"At this stage of the investigation, preliminary review of the data and debris suggests that a large breach in the cryogenic helium system of the second stage liquid oxygen tank took place. All plausible causes are being tracked in an extensive fault tree and carefully investigated. Through the fault tree and data review process, we have exonerated any connection with last year's ... mishap," SpaceX said.
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The Sept. 1 accident destroyed a $200 million Israeli communications satellite and damaged SpaceX's primary launch site.
SpaceX said it planned to repair the pad, but did not say how much that would cost, nor when it would be returned to service.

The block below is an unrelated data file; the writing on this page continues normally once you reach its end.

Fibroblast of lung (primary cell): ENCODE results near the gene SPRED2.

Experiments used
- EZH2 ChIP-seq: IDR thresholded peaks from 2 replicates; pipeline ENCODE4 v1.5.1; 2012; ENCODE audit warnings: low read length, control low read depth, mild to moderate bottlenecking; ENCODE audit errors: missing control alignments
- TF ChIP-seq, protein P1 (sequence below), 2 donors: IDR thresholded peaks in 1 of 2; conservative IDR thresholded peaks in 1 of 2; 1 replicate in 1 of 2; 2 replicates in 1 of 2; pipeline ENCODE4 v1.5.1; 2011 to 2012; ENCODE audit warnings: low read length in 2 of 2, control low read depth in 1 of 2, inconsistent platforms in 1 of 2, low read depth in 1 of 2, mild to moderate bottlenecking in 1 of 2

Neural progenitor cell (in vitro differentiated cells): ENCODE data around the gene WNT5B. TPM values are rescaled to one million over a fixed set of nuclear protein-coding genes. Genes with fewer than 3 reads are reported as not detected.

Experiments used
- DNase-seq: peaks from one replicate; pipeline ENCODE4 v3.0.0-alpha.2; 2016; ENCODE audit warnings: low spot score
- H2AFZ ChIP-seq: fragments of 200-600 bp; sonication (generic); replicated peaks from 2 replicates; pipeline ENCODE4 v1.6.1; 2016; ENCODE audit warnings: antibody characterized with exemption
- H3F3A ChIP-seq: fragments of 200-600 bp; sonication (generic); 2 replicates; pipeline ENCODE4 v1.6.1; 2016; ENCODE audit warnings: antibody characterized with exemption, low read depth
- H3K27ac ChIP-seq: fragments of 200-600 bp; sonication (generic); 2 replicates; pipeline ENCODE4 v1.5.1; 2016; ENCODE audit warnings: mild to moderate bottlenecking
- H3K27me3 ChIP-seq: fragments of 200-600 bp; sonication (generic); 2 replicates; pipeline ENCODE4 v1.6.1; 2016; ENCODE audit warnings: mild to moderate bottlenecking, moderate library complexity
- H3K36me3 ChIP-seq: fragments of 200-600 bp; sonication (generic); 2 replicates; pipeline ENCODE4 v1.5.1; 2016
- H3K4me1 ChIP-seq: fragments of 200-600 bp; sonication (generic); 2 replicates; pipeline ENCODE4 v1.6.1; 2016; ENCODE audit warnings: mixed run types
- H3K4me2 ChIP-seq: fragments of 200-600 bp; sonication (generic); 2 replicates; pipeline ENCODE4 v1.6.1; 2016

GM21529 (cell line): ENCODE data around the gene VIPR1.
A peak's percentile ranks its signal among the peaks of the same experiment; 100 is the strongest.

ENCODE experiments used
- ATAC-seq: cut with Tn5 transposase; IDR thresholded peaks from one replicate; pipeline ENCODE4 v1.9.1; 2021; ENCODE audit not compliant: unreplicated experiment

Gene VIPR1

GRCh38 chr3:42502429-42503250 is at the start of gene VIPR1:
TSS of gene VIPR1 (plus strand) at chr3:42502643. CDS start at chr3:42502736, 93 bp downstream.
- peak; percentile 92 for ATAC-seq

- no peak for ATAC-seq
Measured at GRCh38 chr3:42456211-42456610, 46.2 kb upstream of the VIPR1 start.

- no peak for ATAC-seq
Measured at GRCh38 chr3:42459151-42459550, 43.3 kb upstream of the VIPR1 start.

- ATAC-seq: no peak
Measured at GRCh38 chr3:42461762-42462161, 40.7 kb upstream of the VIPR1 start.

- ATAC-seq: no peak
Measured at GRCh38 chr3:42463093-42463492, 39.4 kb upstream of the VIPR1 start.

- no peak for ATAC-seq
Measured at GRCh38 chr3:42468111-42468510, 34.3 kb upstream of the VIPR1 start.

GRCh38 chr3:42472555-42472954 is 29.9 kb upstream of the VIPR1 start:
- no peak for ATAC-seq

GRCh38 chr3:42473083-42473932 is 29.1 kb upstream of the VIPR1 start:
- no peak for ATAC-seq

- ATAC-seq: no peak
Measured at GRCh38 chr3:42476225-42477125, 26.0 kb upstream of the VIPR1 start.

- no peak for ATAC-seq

In the meantime, SpaceX said it hopes to resume flights in November. The company's second launch site in Florida, located at NASA's Kennedy Space Center, just north of its primary site, is nearing completion.
SpaceX also launches high-inclination and polar-orbiting satellites from Vandenberg Air Force Base in California.